BULAWAYO – Notorious former small-time cricketer Dumisani Mankunzini, who has been behind bars for nearly three months now, has once again been denied bail and hauled back to cells on three charges of fraud.

He appeared before the Bulawayo Magistrate Courts last Wednesday and was further remanded in custody to sometime in early February when proper trial is expected to begin.

The former Matabeleland Tuskers fringe player is unrepresented as two lawyer friends seem to have abandoned him due to the repeated offences as well as unpaid fees. An uncle of his, a high-profile political figure, has of late also not been forthcoming with paying for legal representation apparently because of frustration with the ex-spin bowler.

Mankunzini, in his early 30s, has a raft of swindle allegations against him in Zimbabwe and South Africa over a period of more than five years.

On nearly all occasions, the trail of victims – won over by Mankunzini’s sweet tongue and deceitful self-presentation as a distinguished former Zimbabwe national team player – didn’t record credible evidence to nail the daring con-artist.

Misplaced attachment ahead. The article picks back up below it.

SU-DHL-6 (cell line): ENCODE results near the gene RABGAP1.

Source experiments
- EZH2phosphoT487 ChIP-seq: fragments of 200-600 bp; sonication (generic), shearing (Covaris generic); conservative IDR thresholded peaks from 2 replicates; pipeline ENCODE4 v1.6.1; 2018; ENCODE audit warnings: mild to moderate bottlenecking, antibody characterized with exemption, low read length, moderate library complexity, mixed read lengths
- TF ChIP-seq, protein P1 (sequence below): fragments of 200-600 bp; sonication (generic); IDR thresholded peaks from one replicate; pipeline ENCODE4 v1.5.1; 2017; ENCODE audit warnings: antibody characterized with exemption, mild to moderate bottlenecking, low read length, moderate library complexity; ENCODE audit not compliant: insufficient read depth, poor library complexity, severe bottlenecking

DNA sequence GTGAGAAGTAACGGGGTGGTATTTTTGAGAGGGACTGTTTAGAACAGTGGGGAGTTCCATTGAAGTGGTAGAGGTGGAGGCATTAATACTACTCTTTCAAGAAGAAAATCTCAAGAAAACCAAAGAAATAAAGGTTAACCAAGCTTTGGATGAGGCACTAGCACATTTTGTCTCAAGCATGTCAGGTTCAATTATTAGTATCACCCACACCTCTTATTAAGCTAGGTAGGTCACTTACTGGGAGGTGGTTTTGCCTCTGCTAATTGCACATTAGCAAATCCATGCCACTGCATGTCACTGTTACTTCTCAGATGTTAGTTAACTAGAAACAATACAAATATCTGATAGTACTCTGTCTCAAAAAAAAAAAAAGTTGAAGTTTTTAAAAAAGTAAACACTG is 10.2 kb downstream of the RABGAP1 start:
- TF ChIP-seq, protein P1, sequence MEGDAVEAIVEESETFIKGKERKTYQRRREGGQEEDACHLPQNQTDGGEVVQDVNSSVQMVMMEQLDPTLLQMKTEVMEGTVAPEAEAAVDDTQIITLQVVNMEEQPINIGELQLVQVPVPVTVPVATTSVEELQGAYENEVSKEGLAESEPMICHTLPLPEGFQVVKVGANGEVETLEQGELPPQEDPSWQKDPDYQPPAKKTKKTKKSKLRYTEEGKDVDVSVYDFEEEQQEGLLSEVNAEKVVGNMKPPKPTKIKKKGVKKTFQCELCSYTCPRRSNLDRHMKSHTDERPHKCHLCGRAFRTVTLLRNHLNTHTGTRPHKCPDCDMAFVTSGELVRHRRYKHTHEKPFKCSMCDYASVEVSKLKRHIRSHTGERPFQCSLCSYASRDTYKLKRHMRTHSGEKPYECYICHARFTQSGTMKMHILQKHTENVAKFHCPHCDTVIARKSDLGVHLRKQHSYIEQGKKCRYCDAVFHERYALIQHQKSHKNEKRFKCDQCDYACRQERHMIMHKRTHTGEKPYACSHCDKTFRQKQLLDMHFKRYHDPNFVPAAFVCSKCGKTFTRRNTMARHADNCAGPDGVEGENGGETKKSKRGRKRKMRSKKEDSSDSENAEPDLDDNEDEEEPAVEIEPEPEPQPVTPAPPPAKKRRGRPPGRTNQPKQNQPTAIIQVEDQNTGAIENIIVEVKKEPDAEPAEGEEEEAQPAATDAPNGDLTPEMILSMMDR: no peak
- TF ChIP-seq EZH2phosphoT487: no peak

But Mankunzini finally landed in hot soup late last year after he preyed on a guest house and two health practitioners, who provided incriminating evidence leading to the arrest on 4 November.

Mankunzini fled from Serenity Lodge in Bulawayo last June without settling his bill after putting up at the suburban establishment in Hillside for four days.

He then swindled Dennis Muringisi, a city pharmacist, out of US$300 after promising to facilitate employment for him at the head offices of Zimbabwe Cricket (ZC) in Harare.

Then posing as a Member of Parliament, Mankunzini is said to have tricked nurse aide Mercy Ndlovu into paying him US$435 so that he could expedite her search for work in the United Kingdom.

His crookedness knowing no boundaries, Mankunzini would later made request for a further payment of US$600 from Ndlovu, which arose deep suspicion in the desperate and increasingly apprehensive young woman.

She reported the matter to the police and a trap was set up, using US$300, bringing to a halt the tricks of an incorrigible offender.  


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